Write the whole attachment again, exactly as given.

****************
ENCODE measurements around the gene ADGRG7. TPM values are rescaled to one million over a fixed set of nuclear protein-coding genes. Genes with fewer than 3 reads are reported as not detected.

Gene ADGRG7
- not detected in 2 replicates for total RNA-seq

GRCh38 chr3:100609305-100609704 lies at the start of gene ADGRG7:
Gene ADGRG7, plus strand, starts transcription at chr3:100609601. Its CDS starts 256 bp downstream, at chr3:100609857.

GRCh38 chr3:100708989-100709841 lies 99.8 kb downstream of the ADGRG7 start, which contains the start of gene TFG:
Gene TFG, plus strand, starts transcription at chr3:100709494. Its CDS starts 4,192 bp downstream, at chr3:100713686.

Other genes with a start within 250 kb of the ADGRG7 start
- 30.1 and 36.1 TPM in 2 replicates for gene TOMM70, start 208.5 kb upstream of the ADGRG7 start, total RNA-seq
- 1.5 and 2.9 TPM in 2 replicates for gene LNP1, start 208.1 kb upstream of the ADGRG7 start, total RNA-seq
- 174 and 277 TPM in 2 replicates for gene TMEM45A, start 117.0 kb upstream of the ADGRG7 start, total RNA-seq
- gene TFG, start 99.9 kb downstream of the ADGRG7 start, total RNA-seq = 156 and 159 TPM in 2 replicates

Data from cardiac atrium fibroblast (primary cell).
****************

ENCODE measurements around the gene ADGRG7. TPM values are rescaled to one million over a fixed set of nuclear protein-coding genes. Genes with fewer than 3 reads are reported as not detected.

Gene ADGRG7
- not detected in 2 replicates for total RNA-seq

GRCh38 chr3:100609305-100609704 lies at the start of gene ADGRG7:
Gene ADGRG7, plus strand, starts transcription at chr3:100609601. Its CDS starts 256 bp downstream, at chr3:100609857.

GRCh38 chr3:100708989-100709841 lies 99.8 kb downstream of the ADGRG7 start, which contains the start of gene TFG:
Gene TFG, plus strand, starts transcription at chr3:100709494. Its CDS starts 4,192 bp downstream, at chr3:100713686.

Other genes with a start within 250 kb of the ADGRG7 start
- 30.1 and 36.1 TPM in 2 replicates for gene TOMM70, start 208.5 kb upstream of the ADGRG7 start, total RNA-seq
- 1.5 and 2.9 TPM in 2 replicates for gene LNP1, start 208.1 kb upstream of the ADGRG7 start, total RNA-seq
- 174 and 277 TPM in 2 replicates for gene TMEM45A, start 117.0 kb upstream of the ADGRG7 start, total RNA-seq
- gene TFG, start 99.9 kb downstream of the ADGRG7 start, total RNA-seq = 156 and 159 TPM in 2 replicates

Data from cardiac atrium fibroblast (primary cell).